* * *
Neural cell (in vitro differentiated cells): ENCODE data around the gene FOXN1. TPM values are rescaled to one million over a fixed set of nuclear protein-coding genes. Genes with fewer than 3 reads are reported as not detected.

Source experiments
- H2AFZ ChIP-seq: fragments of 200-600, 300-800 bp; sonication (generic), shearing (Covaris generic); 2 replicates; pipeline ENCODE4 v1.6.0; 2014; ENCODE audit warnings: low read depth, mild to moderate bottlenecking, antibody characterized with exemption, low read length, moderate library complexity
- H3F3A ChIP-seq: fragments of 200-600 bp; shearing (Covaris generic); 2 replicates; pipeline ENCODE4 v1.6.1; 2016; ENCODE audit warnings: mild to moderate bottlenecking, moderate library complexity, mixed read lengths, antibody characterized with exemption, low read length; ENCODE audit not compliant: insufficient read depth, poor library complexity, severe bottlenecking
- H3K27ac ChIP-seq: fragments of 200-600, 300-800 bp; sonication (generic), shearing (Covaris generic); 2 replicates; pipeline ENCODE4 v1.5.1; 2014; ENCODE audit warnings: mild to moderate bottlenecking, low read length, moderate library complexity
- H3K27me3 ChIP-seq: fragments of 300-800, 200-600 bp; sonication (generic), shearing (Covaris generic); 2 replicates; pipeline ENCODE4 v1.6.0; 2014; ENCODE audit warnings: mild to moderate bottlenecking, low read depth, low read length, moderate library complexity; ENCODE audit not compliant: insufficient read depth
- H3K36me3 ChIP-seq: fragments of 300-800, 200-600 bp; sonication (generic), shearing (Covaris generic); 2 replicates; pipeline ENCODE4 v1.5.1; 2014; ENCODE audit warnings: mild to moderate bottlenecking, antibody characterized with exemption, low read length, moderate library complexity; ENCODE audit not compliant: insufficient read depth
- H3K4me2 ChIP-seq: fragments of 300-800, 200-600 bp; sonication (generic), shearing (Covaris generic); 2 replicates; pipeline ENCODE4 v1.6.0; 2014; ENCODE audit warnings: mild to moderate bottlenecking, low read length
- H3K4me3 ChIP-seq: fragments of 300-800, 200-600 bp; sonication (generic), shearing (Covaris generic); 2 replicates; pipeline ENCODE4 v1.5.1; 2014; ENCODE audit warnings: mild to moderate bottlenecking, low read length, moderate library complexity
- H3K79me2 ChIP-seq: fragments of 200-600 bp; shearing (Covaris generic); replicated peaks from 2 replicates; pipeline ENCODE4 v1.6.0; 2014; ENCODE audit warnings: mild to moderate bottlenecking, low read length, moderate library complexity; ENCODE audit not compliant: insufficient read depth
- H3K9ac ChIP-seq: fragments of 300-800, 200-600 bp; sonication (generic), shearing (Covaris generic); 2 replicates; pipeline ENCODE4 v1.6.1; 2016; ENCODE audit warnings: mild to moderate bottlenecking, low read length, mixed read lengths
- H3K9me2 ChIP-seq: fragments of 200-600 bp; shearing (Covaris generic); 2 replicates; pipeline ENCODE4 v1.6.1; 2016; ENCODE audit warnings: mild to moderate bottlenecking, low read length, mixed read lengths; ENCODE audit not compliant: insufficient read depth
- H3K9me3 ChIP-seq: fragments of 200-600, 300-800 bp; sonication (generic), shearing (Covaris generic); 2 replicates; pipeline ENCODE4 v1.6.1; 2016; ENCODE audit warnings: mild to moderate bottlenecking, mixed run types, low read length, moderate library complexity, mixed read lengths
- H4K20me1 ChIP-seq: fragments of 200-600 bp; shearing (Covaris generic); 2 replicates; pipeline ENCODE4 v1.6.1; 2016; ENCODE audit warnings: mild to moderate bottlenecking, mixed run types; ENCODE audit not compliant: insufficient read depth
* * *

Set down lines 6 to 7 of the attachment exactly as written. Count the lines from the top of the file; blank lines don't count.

- H3K27me3 ChIP-seq: fragments of 300-800, 200-600 bp; sonication (generic), shearing (Covaris generic); 2 replicates; pipeline ENCODE4 v1.6.0; 2014; ENCODE audit warnings: mild to moderate bottlenecking, low read depth, low read length, moderate library complexity; ENCODE audit not compliant: insufficient read depth
- H3K36me3 ChIP-seq: fragments of 300-800, 200-600 bp; sonication (generic), shearing (Covaris generic); 2 replicates; pipeline ENCODE4 v1.5.1; 2014; ENCODE audit warnings: mild to moderate bottlenecking, antibody characterized with exemption, low read length, moderate library complexity; ENCODE audit not compliant: insufficient read depth